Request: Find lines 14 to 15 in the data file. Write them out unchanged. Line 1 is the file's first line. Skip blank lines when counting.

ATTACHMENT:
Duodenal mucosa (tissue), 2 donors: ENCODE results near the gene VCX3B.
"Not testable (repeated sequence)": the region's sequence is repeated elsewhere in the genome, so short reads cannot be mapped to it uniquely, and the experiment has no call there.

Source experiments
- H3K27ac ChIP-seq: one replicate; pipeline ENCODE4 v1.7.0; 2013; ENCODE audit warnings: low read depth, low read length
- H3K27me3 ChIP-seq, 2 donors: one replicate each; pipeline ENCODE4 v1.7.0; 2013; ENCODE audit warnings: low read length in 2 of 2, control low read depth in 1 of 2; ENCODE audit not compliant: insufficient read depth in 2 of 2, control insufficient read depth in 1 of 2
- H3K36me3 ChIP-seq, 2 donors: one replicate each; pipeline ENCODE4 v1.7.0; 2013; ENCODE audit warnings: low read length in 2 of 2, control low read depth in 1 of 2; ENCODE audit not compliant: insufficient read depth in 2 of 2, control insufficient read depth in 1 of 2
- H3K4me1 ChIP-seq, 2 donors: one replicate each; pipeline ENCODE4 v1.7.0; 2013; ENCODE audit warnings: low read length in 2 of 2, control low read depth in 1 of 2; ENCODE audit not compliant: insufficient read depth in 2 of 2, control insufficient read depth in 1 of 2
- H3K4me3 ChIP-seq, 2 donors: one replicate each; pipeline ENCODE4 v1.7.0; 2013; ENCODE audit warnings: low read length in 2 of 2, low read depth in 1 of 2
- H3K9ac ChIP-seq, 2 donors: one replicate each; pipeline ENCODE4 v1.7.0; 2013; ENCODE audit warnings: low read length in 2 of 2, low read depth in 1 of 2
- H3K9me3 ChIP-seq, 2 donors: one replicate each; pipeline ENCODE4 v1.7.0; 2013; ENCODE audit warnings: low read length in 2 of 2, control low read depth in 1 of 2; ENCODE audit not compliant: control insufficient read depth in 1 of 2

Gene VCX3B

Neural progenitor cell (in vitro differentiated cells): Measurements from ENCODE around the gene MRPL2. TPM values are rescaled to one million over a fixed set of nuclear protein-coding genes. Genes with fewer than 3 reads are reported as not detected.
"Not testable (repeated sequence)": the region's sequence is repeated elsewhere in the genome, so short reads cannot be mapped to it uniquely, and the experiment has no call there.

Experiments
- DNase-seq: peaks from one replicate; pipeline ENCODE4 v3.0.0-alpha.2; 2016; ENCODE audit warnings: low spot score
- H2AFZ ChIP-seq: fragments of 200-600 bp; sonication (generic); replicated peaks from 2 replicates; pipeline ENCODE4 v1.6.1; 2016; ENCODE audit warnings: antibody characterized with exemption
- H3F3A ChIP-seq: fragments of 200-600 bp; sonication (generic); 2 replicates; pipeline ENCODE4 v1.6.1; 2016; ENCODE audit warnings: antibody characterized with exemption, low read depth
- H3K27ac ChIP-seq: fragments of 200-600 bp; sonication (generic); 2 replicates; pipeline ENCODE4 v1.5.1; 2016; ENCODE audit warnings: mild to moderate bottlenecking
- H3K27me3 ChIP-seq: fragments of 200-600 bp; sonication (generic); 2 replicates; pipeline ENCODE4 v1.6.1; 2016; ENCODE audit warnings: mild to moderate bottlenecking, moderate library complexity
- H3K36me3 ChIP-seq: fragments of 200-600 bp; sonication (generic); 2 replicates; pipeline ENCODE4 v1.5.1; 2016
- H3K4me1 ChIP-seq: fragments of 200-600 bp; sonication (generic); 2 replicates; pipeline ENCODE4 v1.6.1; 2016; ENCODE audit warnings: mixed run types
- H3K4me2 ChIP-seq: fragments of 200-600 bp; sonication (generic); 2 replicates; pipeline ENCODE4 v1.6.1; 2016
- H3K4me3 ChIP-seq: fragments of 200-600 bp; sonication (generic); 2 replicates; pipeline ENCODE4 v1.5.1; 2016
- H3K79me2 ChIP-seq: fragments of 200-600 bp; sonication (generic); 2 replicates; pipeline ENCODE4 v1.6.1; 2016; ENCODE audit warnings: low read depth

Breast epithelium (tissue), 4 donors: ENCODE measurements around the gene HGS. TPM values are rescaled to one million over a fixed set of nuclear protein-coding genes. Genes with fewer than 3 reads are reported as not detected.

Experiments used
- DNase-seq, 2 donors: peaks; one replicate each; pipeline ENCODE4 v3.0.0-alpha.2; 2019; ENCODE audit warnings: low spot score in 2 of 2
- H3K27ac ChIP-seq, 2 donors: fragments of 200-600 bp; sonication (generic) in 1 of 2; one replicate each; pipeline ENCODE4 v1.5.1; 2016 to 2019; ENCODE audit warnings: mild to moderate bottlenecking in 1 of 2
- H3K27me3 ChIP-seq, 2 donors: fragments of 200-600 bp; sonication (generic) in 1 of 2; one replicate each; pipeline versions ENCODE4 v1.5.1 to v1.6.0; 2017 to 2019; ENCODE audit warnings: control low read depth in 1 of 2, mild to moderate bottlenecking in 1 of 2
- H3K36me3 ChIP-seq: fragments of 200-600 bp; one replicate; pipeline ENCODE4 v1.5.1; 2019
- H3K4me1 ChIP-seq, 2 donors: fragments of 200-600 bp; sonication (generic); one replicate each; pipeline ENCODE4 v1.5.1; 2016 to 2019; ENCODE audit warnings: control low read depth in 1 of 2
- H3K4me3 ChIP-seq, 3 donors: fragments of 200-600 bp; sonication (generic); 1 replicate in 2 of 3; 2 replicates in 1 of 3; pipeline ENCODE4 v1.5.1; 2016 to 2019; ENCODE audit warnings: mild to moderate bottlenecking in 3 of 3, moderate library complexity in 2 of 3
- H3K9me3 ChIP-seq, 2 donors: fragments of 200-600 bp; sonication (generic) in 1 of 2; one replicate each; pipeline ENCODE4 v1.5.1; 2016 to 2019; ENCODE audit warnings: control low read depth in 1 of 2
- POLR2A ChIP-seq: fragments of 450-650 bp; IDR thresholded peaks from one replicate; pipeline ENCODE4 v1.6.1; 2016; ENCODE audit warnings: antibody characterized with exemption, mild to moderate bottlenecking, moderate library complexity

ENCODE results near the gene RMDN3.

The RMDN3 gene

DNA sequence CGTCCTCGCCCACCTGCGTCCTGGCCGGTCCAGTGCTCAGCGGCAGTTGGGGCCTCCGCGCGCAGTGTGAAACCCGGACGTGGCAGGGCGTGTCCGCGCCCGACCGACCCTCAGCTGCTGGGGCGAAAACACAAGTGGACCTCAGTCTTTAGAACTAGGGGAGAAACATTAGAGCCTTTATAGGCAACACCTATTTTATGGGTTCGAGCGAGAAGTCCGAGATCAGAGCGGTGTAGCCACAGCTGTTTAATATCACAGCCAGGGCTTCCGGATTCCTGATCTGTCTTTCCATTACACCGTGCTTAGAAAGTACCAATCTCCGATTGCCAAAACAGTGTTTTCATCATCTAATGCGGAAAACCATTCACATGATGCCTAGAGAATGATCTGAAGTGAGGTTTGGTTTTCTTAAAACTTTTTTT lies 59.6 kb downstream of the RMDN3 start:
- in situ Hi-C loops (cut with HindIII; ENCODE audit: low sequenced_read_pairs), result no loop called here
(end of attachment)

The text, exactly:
Experiments
- DNase-seq: peaks from one replicate; pipeline ENCODE4 v3.0.0-alpha.2; 2016; ENCODE audit warnings: low spot score